If untreated, long-standing obesity, hypertension, and altered glucose metabolism usually progress to metabolic syndrome. The criteria provided by the National Cholesterol Education Program Adult Treatment Panel III (NCEP ATP III) has been commonly used to diagnose metabolic syndrome. It states that a metabolic syndrome is a group of conditions that occur together and increase the risk of type 2 diabetes mellitus, heart disease, and stroke [1]. Metabolic dysfunction becomes metabolic syndrome when any 3 of the 5 criteria are met which include: (1) blood pressure values of systolic ≥130 mmHg and/or diastolic ≥85 mmHg; (2) fasting glucose ≥ 100 mg/dL; (3) elevated triglycerides ≥ 150 mg/dL; (4) HDL <40 mg/dL in men or <50 mg/dL in women and (5) waist circumference > 40 inches for men and 35 inches in women [1]. This article will discuss how phosphate dysregulation can be associated with the criteria mentioned earlier for metabolic syndrome.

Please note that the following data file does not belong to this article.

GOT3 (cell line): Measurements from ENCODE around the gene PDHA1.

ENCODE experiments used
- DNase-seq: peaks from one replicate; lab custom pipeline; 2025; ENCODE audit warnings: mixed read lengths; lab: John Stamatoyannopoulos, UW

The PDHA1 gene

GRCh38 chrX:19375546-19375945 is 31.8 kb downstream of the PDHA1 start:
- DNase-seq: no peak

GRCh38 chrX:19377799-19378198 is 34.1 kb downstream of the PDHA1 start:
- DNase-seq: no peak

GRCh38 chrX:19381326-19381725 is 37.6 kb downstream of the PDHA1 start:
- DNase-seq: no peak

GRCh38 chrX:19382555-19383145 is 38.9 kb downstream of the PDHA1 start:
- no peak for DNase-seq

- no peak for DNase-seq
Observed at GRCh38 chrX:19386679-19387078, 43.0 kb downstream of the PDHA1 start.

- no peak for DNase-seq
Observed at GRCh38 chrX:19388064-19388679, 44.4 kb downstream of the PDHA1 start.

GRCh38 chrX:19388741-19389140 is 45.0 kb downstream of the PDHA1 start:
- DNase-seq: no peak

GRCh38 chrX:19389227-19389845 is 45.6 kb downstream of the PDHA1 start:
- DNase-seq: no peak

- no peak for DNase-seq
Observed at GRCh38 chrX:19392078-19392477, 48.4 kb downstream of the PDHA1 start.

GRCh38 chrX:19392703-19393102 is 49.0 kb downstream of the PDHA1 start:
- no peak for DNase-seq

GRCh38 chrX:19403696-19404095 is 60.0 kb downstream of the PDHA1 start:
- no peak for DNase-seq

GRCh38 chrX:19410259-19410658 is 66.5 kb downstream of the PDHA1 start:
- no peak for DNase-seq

Phosphorus (P) is one of the most abundant minerals, along with sodium (Na+), calcium (Ca2+), magnesium (Mg2+), and potassium (K+) in humans. Throughout this article, the term ‘phosphate’ (PO43−) will be interchangeably used to describe this element. Inorganic phosphate is essential for intracellular signal transduction (phosphorylation), energy metabolism (ATP), cell membrane formation (phospholipids), synthesis of DNA and RNA (nucleic acid), and bone mineralization (hydroxyapatite) [2,3,4]. Since phosphate actively regulates the phosphorylation reactions, in vitro studies suggest that its optimal intracellular concentration is required for the phosphorylation of insulin receptor tyrosine-kinase and subsequent cellular insulin signaling. Although further studies are needed, dysregulation of phosphate balance potentially impairs insulin signaling to trigger insulin resistance with reduced cellular glucose utilization. Nguyen et al. demonstrated in vitro that oxidative stress related to mitochondrial phosphate uptake is responsible for defective insulin synthesis and secretion, as secretion is sensitive to increased ROS induced in mitochondria due to hyperphosphatemia [5].